One of my favorite quotes is the historian Hugh Kingsmill’s observation that, “Friends are God’s way of apologizing to us for our families.” I love that so much I’ve joked that I want it on my tombstone-though, since I’ll await the final trump surrounded by my relations, it might not be quite right. But you get the point: Friendship is one of life’s great gifts.

Children learn the great art of friendship through trial and error-there will be friends who love us and friends who, alas, betray us. We will be better for having had both kinds of friends. Kids, especially those from tough family situations, need friends. So I was utterly appalled at the New York Times report that some educators are “increasingly” questioning the need of having a best friend. Worse, these educators often zero in on good friends and separate them by putting them on different teams (teams are okay).

Here Jonah Goldberg’s take on what is wrong with this latest social engineering fad to hit our nation’s schools:

It’s not quite the sort of thing cult leaders and North Korean prison guards do, but in principle it’s not too far off either.

Goldberg adds:

Why lie to kids that they can be friends with everyone? What about the damage to shy and introverted kids who particularly benefit from having a kindred spirit?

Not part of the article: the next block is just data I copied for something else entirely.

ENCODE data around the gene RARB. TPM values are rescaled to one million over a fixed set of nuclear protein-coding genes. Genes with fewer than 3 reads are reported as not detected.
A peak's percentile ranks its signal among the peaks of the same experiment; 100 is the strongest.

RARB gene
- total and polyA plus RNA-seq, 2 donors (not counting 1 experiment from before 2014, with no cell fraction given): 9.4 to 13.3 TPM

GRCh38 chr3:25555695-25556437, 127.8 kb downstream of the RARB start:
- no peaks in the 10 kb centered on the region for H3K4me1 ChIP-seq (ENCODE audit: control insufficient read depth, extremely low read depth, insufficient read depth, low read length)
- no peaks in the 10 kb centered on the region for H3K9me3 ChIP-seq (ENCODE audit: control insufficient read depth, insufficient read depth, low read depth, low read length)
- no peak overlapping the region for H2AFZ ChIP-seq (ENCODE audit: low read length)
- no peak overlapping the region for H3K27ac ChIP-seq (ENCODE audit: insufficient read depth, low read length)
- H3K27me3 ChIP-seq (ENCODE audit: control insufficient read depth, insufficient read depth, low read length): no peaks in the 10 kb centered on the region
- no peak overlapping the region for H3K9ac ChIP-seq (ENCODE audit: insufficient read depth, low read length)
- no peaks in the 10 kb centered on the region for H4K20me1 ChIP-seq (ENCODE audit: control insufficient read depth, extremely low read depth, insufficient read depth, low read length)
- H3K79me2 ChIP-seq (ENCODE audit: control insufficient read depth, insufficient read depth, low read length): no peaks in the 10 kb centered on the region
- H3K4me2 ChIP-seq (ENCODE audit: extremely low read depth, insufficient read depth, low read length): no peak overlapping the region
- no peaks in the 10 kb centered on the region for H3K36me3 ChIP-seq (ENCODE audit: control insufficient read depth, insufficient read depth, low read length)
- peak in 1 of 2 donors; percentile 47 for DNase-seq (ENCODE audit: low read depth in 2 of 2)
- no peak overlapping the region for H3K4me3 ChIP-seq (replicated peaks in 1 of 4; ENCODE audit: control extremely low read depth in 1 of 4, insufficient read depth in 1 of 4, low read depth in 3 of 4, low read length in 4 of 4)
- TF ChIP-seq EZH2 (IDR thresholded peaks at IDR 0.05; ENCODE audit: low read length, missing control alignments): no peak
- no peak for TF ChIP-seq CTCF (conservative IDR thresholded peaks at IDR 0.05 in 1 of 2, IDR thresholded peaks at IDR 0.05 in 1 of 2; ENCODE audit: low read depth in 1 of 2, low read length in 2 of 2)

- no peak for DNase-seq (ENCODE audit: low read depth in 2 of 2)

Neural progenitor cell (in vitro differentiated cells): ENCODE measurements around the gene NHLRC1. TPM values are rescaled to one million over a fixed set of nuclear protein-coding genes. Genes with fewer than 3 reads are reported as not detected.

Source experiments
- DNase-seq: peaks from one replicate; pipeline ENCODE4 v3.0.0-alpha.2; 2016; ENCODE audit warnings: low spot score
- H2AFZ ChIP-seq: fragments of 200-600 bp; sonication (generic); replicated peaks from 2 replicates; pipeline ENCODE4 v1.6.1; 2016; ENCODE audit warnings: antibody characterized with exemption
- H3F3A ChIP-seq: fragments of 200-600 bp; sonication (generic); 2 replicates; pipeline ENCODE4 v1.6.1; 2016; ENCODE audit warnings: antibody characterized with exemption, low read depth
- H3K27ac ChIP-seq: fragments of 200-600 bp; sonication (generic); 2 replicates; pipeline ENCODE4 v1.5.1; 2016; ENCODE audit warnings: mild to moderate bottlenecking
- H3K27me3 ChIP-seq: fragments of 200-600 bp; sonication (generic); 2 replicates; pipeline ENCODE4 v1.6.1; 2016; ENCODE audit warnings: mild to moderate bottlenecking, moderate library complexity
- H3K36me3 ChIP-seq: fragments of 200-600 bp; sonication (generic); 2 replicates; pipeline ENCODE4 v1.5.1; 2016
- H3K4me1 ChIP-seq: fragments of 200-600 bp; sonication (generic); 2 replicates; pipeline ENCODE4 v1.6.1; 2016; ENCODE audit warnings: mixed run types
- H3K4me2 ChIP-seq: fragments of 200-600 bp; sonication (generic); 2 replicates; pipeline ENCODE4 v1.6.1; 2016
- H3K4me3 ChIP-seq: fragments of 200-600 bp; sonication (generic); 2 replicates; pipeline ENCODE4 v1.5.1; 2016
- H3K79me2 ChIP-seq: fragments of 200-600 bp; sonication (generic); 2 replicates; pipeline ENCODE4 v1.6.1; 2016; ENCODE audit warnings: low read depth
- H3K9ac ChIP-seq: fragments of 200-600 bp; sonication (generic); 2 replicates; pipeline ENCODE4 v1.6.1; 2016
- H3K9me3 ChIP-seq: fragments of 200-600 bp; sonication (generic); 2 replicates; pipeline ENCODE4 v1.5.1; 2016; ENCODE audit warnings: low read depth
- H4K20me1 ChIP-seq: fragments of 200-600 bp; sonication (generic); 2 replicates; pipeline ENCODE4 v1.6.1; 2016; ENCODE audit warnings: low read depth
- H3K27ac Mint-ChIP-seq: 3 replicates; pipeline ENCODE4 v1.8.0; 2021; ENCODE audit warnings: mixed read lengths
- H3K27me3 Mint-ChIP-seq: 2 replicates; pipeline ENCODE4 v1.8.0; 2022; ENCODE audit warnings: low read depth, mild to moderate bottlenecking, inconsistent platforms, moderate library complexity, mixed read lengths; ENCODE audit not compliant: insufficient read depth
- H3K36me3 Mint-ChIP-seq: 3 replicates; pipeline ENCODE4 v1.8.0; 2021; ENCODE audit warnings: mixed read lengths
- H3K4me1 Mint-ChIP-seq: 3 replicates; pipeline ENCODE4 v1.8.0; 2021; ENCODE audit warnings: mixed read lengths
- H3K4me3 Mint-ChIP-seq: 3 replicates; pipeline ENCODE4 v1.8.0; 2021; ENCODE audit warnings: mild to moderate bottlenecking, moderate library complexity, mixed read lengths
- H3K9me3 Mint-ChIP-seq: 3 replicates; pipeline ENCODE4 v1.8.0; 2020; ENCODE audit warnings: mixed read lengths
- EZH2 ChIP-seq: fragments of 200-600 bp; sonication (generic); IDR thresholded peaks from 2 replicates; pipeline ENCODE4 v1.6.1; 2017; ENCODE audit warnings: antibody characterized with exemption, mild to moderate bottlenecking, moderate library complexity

All good points, but it is a bizarre symptom of our hyper-rationalist age that people are forced to articulate why best friends are valuable to kids. For the record, I think removing best friends from childhood is a barbarous and inhumane act, akin to amputating a limb from an athlete. You can still have a childhood without a best friend, just as you can still be an athlete without a leg. But why would you voluntarily make someone’s life so much harder? Having someone with whom you can share the joys and discoveries of early life is a gateway into not just adulthood, but humanity.

I find it ironic that American educators often can’t accomplish the basics (those would be fostering literacy and math skills, to cite two examples that spring readily to mind) but can undertake a kind of utopian meddling in private aspects of a child’s life that were heretofore off-limits for anybody outside the immediate family.